Monday, December 21, 2015

Most arguments against mass surveillance don't respond fully substantively to claims that you shouldn't worry if you "have nothing to hide".  Defense of personal freedom isn't enough.  What's needed is an argument in defense of the need for citizens in a democratic state to be able to be all kinds of wrong, all kinds of confused, creepy, conflicted, desirous, weepy or hate-filled, so that they may be able to learn to understand and outgrow their childishness. The choice is between a community of adults with a minority of the inveterately childish and criminal or a community of children ruled by moralists and crime lords.

The last episode of Rumpole, written as they all were by John Mortimer


"So, my lords, ladies and gentlemen, charge your glasses.
I give you a toast to Fred Timson and...
the criminals of England!"

And if the moralists don't become crime lords themselves, their heirs will.

And it's not just a question of citizens' need to make their own mistakes but of the need for boundaries to change. Life is dynamic; simple authority is not. There will always be an underground populated by those more committed to principles than the majority, by humanists and anti-humanists,  by Martin Luther King and the Marquis de Sade.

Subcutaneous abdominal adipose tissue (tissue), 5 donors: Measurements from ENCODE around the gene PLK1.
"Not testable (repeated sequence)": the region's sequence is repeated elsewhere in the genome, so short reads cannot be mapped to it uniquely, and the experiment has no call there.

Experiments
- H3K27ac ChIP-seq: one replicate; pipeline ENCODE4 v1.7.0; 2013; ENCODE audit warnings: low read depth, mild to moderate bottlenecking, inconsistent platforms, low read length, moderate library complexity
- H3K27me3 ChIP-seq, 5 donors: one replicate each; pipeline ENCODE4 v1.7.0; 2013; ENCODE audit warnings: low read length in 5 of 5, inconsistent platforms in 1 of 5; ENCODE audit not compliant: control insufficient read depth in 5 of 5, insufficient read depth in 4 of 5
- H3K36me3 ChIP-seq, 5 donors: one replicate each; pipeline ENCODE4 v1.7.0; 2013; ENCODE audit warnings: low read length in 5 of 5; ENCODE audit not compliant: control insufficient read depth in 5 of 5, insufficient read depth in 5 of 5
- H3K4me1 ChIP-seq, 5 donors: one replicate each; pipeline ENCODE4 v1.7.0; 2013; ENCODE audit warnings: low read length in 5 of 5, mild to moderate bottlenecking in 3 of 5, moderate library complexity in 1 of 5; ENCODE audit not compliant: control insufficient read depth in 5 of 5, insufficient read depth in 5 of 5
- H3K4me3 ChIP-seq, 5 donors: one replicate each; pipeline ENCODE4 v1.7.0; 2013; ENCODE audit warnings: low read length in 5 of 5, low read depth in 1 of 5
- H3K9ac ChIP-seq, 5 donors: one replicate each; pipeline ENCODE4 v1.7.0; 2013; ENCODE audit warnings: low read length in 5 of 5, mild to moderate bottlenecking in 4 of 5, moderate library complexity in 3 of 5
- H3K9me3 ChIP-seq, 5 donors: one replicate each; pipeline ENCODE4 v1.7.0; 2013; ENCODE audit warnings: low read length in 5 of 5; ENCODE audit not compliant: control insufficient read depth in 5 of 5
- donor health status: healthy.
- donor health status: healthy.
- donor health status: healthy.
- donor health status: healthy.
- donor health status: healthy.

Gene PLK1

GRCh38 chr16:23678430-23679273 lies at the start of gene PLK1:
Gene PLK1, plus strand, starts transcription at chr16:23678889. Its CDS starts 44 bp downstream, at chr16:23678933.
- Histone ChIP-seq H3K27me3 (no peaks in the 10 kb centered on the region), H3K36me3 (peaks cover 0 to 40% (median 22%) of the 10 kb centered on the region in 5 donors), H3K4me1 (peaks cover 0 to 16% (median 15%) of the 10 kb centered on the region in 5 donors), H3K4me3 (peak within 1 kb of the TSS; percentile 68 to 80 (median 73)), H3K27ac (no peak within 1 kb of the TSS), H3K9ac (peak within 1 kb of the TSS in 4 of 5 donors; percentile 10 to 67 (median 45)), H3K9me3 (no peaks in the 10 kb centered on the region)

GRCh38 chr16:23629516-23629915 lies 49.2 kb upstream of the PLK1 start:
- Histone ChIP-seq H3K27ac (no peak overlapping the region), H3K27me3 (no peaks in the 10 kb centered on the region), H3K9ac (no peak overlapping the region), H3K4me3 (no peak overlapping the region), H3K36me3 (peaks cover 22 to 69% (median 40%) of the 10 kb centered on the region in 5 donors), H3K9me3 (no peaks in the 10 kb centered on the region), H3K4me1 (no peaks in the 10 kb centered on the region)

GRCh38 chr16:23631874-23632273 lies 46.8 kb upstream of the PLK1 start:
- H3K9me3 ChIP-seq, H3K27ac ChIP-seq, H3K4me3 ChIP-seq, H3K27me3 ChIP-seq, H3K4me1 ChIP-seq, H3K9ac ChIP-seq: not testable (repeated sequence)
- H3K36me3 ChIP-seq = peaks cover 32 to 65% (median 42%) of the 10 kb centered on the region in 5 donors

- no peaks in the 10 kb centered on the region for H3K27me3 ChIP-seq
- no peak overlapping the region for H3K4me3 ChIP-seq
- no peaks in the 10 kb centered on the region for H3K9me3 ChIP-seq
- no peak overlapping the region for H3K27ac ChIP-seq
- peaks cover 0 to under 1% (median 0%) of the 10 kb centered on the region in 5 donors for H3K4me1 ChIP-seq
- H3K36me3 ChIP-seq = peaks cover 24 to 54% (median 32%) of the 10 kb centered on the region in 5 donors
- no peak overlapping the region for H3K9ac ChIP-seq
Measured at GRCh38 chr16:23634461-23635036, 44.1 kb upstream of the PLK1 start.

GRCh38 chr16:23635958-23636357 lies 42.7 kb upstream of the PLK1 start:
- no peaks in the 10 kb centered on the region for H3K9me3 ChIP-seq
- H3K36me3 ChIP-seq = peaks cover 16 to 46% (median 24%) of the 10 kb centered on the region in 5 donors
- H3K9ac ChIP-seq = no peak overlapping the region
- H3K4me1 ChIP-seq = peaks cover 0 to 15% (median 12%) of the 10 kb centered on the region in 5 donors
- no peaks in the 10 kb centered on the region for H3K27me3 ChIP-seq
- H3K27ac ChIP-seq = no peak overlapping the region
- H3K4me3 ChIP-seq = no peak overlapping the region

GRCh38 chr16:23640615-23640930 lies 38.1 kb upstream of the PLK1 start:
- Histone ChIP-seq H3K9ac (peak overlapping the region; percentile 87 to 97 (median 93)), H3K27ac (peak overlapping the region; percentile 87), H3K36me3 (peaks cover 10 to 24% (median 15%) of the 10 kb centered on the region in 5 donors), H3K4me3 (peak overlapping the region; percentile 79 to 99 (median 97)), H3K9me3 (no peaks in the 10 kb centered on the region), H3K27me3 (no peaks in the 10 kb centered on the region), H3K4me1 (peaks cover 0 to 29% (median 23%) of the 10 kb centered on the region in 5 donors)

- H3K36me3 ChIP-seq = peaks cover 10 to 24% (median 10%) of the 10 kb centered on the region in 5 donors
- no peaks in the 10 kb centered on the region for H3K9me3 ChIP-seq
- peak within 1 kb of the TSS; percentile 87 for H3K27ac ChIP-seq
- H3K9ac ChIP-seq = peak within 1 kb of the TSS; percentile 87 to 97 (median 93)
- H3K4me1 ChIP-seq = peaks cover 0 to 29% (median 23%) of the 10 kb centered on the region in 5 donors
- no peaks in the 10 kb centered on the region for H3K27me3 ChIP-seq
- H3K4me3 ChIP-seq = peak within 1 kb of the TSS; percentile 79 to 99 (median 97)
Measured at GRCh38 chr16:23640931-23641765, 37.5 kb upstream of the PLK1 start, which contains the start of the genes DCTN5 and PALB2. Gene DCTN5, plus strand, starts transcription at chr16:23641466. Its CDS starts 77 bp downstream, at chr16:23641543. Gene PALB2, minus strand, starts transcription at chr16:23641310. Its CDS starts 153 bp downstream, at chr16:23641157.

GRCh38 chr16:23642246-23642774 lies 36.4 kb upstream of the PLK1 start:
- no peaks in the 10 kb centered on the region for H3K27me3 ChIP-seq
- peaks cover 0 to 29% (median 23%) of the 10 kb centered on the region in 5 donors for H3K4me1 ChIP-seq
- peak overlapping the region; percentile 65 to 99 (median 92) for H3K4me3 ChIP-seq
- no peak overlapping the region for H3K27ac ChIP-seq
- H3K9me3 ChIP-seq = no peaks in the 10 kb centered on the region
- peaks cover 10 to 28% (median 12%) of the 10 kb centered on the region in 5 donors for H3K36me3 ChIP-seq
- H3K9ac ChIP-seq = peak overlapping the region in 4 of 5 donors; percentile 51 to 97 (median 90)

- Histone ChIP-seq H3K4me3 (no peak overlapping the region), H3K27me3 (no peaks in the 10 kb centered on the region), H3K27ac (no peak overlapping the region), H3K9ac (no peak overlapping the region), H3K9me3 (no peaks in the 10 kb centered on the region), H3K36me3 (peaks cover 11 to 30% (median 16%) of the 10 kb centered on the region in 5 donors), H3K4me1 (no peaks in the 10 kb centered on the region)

Kant and de Maistre

Rumpole's toast has been a reference for years, but I'd never gotten around to looking for the source. My language was approximate; I didn't know until yesterday which episode it was or that it was the last one.

In it's entirety, reformatted here with minor corrections, courtesy of Nathaniel Hartney, of Hartney & Company.
My lords, ladies and gentleman, we are here also to honour Mr. Fred Timson, leader of the Timson clan, that vast family of South London villains, petty thieves and receivers of stolen property. But, no violence in your record Fred right?
That’s right Mr. Rumpole. 
Mr. Timson conducts his life according to strict monetarist principles. 
So I do Mr Rumpole.
He does not believe in the closed shop. He believes that shops should be open at all hours of the night, preferably with a jemmy.   
Too right Mr Rumpole! 
But, without Fred Timson and his like, how many of us would be out of work? How many brother judges? How many of Her Majesty’s counsel learned in  law? How many Coppers? How many humble Old Bailey Hacks? Indeed, we may all be bundled out under the embankment in cardboard boxes…So my lords, ladies and gentleman, charge your glasses, Henry, fill'em up! I give you a toast to Fred Timson and the criminals of England!

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